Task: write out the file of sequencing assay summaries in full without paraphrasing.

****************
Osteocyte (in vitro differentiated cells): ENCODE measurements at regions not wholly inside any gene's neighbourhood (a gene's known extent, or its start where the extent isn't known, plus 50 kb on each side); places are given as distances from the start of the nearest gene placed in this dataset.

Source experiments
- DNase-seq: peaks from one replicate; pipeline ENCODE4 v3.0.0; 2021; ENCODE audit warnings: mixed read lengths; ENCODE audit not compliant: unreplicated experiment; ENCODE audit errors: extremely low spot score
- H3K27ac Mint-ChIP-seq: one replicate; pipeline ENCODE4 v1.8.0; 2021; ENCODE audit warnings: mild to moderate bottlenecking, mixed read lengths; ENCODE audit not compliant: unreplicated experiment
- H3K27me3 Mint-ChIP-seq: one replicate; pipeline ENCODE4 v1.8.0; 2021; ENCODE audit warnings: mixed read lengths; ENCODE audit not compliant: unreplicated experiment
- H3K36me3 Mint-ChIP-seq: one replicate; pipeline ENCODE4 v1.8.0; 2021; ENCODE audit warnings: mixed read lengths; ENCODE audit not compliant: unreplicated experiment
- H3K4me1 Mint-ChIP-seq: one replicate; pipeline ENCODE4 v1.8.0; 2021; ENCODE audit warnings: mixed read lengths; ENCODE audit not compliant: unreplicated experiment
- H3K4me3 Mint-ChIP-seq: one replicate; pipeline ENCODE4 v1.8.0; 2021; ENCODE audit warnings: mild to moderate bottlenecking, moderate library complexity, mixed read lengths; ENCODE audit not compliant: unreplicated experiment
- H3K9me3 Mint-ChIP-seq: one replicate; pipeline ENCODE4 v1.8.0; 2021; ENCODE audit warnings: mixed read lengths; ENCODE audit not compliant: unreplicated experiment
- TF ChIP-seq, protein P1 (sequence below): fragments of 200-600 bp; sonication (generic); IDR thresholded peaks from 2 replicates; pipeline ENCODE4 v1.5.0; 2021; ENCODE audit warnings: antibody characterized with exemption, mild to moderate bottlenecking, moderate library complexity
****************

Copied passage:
Osteocyte (in vitro differentiated cells): ENCODE measurements at regions not wholly inside any gene's neighbourhood (a gene's known extent, or its start where the extent isn't known, plus 50 kb on each side); places are given as distances from the start of the nearest gene placed in this dataset.

Source experiments
- DNase-seq: peaks from one replicate; pipeline ENCODE4 v3.0.0; 2021; ENCODE audit warnings: mixed read lengths; ENCODE audit not compliant: unreplicated experiment; ENCODE audit errors: extremely low spot score
- H3K27ac Mint-ChIP-seq: one replicate; pipeline ENCODE4 v1.8.0; 2021; ENCODE audit warnings: mild to moderate bottlenecking, mixed read lengths; ENCODE audit not compliant: unreplicated experiment
- H3K27me3 Mint-ChIP-seq: one replicate; pipeline ENCODE4 v1.8.0; 2021; ENCODE audit warnings: mixed read lengths; ENCODE audit not compliant: unreplicated experiment
- H3K36me3 Mint-ChIP-seq: one replicate; pipeline ENCODE4 v1.8.0; 2021; ENCODE audit warnings: mixed read lengths; ENCODE audit not compliant: unreplicated experiment
- H3K4me1 Mint-ChIP-seq: one replicate; pipeline ENCODE4 v1.8.0; 2021; ENCODE audit warnings: mixed read lengths; ENCODE audit not compliant: unreplicated experiment
- H3K4me3 Mint-ChIP-seq: one replicate; pipeline ENCODE4 v1.8.0; 2021; ENCODE audit warnings: mild to moderate bottlenecking, moderate library complexity, mixed read lengths; ENCODE audit not compliant: unreplicated experiment
- H3K9me3 Mint-ChIP-seq: one replicate; pipeline ENCODE4 v1.8.0; 2021; ENCODE audit warnings: mixed read lengths; ENCODE audit not compliant: unreplicated experiment
- TF ChIP-seq, protein P1 (sequence below): fragments of 200-600 bp; sonication (generic); IDR thresholded peaks from 2 replicates; pipeline ENCODE4 v1.5.0; 2021; ENCODE audit warnings: antibody characterized with exemption, mild to moderate bottlenecking, moderate library complexity